Patents as originally setup were a deal between a government and someone who had a good idea. The person with a good idea would get a patent providing him with the right to make a profit on all use of the idea for some period of time and, in return, make the idea available for others to use. Very significant changes have occurred since the inception of the idea with all of these changes making the basic deal favor the patenter over society.
The pace of innovation has dramatically increased to a time scale as short as 1 year. Patents, with a fixed time scale of 17 years are now a radically better deal for the patenter because the next 10 or so generations of technology which build upon a patented idea must pay homage to the original patent owner. Consequently, new technology now tends to be heavily encumbered with multiple patents to which licensing fees must be paid creating an administrative nightmare as well as possible monopolistic choke points on each patent.
The standards of what is a patentable idea have also steadily relaxed. Software patents were originally rejected but now are commonplace. Business process patents are another new variety which have significant implications. The issue of "stupid patents" has become especially bad in both of these new areas where many patents are made based upon the kind of original thinking that would be expected of a competent software designer who thought about the problem for a few minutes. Examples include a patent on "windowing" to avoid the y2k bug and a patent for the process of sending audio data over the internet. Many others exist and have been detailed elsewhere.
The latest form of patent is on a business process itself. If you regard a company as a machine, the patent office now excepts patents on pieces of this machine. It is difficult to imagine such patents having any value for society at large and easy to imagine destructive potential in these patents. Business process patents are often not licensed for use by other companies, but are instead kept by the company for its own (exclusive) use. The consequence is that every other company is forced to perform in inefficient ways which do not copy the patent. One example of this is the Amazon patent on "One Click Shopping". The basic idea is to make it very easy for customers to buy items over the web and the means is trivial. How does it give society any benefit to give an exclusive monopoly on "One Click Shopping" for 17 years? It doesn't.
We are stuck in a conundrum. The idea of compensating people for good ideas is a good idea because people tend to be very self-motivated in general and it is best for society to harness this motivation for the improvement of society. However, the current system is inflexible, poorly managed, inefficient and appears to have entirely lost sight of the fundamental deal which society made in creation of the patent system.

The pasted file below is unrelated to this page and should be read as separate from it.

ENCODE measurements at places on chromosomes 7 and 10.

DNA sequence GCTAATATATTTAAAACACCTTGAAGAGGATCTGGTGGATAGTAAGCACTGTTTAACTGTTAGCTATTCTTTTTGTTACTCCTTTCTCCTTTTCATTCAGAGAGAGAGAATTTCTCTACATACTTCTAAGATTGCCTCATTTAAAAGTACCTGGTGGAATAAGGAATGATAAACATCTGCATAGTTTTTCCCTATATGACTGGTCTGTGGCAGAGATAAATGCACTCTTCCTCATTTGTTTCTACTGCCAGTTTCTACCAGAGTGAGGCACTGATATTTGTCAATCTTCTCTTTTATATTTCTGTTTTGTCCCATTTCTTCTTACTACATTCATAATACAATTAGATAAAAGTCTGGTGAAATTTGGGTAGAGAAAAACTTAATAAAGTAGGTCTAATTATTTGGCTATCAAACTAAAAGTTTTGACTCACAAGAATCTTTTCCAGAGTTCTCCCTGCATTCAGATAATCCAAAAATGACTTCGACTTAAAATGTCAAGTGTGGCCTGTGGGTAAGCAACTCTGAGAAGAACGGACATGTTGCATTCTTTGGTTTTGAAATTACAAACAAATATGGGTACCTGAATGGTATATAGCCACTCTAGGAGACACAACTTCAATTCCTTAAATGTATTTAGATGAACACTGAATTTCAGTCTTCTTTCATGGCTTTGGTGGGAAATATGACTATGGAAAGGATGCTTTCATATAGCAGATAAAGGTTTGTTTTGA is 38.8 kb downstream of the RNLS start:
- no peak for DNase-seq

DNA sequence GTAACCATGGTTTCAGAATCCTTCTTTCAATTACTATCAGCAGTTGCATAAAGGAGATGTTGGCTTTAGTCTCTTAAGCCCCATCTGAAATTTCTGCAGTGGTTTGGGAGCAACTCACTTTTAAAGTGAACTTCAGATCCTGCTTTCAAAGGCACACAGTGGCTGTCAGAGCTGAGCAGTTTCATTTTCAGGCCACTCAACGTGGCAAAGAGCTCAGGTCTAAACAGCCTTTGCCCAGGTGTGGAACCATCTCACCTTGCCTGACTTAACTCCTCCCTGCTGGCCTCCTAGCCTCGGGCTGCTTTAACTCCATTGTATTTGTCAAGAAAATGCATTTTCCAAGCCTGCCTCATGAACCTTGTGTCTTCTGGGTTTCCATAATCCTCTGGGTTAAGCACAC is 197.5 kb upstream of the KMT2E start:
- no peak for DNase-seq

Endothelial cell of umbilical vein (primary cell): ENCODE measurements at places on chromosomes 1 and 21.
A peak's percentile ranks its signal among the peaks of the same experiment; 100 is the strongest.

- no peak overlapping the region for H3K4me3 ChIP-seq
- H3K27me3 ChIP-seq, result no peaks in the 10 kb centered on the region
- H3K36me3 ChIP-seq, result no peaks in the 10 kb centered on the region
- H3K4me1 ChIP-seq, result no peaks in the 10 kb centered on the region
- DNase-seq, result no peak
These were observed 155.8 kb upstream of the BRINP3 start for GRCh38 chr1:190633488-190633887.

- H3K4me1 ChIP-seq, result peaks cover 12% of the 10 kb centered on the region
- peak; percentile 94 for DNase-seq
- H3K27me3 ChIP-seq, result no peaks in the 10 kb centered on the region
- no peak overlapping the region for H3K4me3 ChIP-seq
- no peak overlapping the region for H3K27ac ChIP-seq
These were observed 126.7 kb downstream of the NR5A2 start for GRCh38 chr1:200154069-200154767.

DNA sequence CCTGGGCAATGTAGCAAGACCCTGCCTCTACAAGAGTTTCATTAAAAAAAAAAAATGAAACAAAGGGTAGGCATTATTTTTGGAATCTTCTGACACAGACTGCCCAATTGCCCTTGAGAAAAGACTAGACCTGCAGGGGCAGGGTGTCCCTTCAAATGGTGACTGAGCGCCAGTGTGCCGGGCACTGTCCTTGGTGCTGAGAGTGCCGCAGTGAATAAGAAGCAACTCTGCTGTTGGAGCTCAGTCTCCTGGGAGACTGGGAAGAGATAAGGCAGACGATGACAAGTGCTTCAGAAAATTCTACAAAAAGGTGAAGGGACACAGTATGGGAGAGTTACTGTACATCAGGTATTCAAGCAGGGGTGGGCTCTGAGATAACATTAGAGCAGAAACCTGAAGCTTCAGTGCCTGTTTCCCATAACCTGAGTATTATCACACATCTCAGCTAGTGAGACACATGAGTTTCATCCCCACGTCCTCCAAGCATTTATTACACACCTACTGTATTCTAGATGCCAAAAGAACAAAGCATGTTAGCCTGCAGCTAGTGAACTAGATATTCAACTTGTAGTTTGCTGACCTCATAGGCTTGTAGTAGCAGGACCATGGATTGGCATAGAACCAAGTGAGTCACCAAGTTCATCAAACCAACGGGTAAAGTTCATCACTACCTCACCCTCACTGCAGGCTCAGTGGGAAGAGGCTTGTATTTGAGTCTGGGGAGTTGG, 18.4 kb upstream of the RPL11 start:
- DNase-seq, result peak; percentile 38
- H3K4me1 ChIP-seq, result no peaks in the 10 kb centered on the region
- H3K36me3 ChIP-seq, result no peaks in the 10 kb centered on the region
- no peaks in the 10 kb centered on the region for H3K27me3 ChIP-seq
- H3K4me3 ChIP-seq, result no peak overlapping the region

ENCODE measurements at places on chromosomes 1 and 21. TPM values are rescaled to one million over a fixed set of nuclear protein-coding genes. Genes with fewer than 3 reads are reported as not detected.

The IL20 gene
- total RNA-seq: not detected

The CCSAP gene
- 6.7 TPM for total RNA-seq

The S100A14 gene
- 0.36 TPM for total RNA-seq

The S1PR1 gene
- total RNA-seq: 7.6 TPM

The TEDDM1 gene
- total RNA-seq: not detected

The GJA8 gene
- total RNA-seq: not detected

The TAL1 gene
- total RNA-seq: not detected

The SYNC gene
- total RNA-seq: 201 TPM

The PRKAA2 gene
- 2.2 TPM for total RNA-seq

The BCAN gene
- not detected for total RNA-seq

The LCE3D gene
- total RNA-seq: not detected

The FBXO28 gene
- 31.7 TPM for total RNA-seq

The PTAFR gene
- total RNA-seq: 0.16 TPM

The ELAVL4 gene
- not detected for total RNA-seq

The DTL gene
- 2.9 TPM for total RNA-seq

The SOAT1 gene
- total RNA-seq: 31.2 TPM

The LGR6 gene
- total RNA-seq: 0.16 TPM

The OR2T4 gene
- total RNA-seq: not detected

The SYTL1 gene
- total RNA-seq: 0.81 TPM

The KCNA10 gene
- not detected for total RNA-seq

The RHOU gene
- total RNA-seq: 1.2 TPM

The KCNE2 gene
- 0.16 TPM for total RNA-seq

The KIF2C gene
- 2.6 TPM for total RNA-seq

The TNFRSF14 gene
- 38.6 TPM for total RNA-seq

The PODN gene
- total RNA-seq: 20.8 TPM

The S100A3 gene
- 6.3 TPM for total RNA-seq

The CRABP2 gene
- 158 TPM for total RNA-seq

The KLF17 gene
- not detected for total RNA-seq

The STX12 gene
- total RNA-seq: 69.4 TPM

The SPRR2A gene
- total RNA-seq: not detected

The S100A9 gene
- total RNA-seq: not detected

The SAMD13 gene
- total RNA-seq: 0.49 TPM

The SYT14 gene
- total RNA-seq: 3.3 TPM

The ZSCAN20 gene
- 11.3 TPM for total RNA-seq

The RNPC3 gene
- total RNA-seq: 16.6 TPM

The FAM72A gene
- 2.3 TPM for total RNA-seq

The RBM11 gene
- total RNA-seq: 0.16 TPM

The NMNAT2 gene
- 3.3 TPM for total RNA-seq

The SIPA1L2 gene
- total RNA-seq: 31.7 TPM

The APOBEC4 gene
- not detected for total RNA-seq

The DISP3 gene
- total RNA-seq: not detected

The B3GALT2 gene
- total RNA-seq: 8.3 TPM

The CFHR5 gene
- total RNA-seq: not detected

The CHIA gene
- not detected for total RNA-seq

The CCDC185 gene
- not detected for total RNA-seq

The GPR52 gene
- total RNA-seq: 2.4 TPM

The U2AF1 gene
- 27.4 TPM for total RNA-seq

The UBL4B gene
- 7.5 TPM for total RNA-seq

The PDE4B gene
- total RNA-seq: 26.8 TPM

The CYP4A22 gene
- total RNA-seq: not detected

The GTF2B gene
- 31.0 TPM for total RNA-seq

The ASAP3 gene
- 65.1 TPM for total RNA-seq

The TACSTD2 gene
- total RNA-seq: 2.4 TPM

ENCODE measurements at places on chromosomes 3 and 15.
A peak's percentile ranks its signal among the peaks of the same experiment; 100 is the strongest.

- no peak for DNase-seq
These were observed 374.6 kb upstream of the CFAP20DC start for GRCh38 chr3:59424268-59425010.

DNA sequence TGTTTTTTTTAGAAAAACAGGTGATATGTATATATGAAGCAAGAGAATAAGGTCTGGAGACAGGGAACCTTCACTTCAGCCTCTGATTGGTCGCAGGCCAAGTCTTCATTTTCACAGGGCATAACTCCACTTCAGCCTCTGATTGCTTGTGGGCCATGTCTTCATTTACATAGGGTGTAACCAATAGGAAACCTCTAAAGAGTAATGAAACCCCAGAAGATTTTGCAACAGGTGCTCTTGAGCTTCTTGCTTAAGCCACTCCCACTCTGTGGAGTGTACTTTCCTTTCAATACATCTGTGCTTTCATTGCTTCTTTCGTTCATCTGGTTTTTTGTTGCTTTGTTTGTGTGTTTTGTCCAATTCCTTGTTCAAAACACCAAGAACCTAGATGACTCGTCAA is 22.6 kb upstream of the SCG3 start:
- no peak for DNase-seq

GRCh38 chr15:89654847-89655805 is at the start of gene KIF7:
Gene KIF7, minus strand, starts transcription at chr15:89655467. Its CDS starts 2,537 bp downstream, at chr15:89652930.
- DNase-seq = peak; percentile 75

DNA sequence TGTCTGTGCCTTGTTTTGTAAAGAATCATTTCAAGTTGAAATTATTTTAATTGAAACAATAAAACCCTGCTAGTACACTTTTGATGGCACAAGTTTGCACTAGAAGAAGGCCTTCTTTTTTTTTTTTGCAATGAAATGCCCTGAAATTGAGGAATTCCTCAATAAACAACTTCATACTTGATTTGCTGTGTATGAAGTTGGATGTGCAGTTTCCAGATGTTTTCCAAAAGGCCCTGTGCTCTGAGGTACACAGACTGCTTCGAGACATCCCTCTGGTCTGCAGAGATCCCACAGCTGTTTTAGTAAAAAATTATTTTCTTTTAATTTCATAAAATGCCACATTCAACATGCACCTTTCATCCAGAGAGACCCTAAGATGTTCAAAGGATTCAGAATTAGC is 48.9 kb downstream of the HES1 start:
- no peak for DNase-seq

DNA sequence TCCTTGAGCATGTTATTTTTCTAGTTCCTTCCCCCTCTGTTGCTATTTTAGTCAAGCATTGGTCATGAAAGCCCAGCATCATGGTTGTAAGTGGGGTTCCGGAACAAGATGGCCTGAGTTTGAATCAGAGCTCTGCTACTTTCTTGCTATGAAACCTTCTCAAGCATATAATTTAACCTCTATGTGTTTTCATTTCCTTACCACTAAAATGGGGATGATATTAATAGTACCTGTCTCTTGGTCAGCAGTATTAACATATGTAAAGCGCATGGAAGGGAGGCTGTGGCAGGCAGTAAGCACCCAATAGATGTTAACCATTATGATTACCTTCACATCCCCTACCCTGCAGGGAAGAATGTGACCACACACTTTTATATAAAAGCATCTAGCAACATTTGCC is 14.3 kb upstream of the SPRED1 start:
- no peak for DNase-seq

Inflexibilty: 17 year patents at a minimum granting essentially all right to the patent holder. The inflexibility could easily be improved by passing a law making the terms of a patent more negotiable.
Poorly managed: As evidenced by the preponderance of stupid patents. With the cost of a patent application in the $10000 range it is pretty clear that a nontrivial amount of income for the patent office is generated in patent application fees. It is unsurprising to learn that the patent office has been succesfully encouraging patent applications by gradual degradation of patent standards and widening of scope. The fix for this problem is more difficult. Fundamentally, patent granters need to be motivated on the behalf of society in order to conduct a meaningful negotation over granted patent rights. While general improvement of society may be of some concern to the negotiators, a more direct system of reinforcement is likely to be useful. Lacking any better idea, I would propose a patent tracking office which tracks and attempts to predict the impact on society of granted patents over time. The original patent negotiators can then recieve bonuses based upon the "performance" of their patent negotiations. While this is a difficult task, it is also rewarding in its own right because better knowledge of the impact of patents on society would aid in conducting patent negotiations.
Inefficient: Legal enforcement of patents and negotiation are a very significant burden on patent holders. This problem is fundamental to the way patents work. There is a very unsettling nonlocality to the patent system. If Jim gets a patent then Jill can not legally use the idea without paying Jim royalties. Even if Jill never heard of Jim's patent and developed the idea on her own this is true. Indeed, the number of patents is now so large that it is now difficult to know if you are violating a patent. Further complicating the matter are court cases which suggest that only a patent lawyer is qualified to determine whether a patent is in violation. It is remarkably inefficient for all parties to bear the burden of this nonlocality and legal maneuverings. Correcting this problem is not simple because it is built into the way patents are done. If instead of granting exclusive rights the government does upfront payments on the behalf of society to ideamakers these inefficiency issues may be avoided.
So, in total the proposal is to increase the negotiation flexibility available to the patent office, create a seperate patent impact oversight office with which to determine the impact on society of patent grants, use the patent impact studies to provide bonuses to good patent negotiators and to replace the standard monopoly style patent with direct compensation.